ANY Amount of money.

      But, we have done that.

      Time to call in the dogs, piss on the fire, and call it a night.

      Time to get ready for the day job.

  3. I think what we are seeing in the polls is a "Bubba Bounce."

    I watched Bill's speech. He could have fucked every woman in the room, and half the men.

    He is by far and away the best politician of My lifetime. And, I suspect, of many other lifetimes before me.

  4. This is cool; Ryan moves to Obama's Left on Medical Marijuana.

    Feds shouldn't hassle states that approve medical marijuana

    In Colorado, of course.

  5. I think this was a game-changer:

    Eric Patashnik notices a key strategic move that former president Bill Clinton employed in his Democratic National Convention speech: He recast Medicaid as a program for the middle class, rather than for the welfare population.

    “A lot of folks don’t know it, but nearly two-thirds of Medicaid is spent on nursing home care for Medicare seniors who are eligible for Medicaid,” Clinton told the crowd. “A lot of that money is also spent to help people with disabilities, a lot of middle-class families whose kids have Down syndrome or autism or other severe conditions.”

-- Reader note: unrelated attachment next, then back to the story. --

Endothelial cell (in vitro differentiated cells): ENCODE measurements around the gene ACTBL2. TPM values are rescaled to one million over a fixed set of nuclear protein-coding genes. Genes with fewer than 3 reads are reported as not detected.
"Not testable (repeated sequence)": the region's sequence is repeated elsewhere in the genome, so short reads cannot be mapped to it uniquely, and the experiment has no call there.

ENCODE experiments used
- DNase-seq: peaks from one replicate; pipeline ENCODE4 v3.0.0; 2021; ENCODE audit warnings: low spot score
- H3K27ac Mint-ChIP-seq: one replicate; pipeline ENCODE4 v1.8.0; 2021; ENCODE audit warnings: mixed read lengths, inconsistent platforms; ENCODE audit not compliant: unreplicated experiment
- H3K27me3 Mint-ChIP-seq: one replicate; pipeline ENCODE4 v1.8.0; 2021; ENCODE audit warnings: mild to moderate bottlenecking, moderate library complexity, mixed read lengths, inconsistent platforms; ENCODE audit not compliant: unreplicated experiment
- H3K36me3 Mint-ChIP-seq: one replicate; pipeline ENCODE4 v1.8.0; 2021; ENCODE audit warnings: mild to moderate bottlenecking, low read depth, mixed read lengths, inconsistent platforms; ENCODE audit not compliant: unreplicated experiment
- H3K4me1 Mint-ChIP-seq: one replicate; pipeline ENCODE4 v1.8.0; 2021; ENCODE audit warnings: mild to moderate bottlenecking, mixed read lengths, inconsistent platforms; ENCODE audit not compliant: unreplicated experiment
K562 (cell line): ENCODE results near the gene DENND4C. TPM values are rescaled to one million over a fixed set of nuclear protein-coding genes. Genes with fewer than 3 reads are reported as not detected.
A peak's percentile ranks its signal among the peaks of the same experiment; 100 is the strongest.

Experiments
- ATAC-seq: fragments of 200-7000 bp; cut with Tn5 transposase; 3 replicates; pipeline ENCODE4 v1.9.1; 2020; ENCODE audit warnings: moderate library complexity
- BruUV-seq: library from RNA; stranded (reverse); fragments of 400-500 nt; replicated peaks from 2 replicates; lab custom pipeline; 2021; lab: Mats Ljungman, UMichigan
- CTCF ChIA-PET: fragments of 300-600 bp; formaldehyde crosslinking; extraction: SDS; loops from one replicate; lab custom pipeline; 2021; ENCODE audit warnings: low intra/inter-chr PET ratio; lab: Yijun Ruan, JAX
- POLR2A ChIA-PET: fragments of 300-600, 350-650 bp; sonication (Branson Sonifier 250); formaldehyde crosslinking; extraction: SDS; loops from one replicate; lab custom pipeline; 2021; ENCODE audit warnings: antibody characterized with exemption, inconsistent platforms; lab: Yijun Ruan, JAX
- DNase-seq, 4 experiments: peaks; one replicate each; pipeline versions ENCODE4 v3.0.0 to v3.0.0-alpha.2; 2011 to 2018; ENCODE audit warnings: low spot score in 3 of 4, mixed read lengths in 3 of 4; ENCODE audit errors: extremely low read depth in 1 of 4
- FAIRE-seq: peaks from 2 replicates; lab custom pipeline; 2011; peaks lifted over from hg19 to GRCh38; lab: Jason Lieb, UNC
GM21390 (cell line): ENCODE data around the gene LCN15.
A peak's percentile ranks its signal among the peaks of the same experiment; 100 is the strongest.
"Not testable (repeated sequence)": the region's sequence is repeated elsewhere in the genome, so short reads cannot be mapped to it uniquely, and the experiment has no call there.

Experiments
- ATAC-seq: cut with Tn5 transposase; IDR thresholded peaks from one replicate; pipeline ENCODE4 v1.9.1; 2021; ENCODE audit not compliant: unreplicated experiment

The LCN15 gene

Bubba's Big Bullet

    1. Noonan made the same observation and you dissed her.

    2. Yeah, I just don't like the old depressing bitch. :)

      In fairness, she was "perplexed" by the Dem women talking about "abortion all the time." Anyone that is perplexed by "that" is either being disingenuous, or obtuse.

    3. Or beyond child bearing age, with a good health care package.

  6. It is time for US to leave Afpakistan.
    The drones can be launched from sea and patrol the region, at will.

    We could move the schedule departure date up, from the 2014 window.
    Many would cheer that, some would bemoan it.

    Mr McCain, Lieberman and Graham would, I think, find fault with the idea of leaving, either sooner or later.
    John R. Bolton would call it a defeat of US interests, I'm sure.

    If we are going to build a nation, it should be our own.

    Osama is dead
    GM is alive.

    We should keep it that way.

    1. More importantly for Obama: UAW is alive.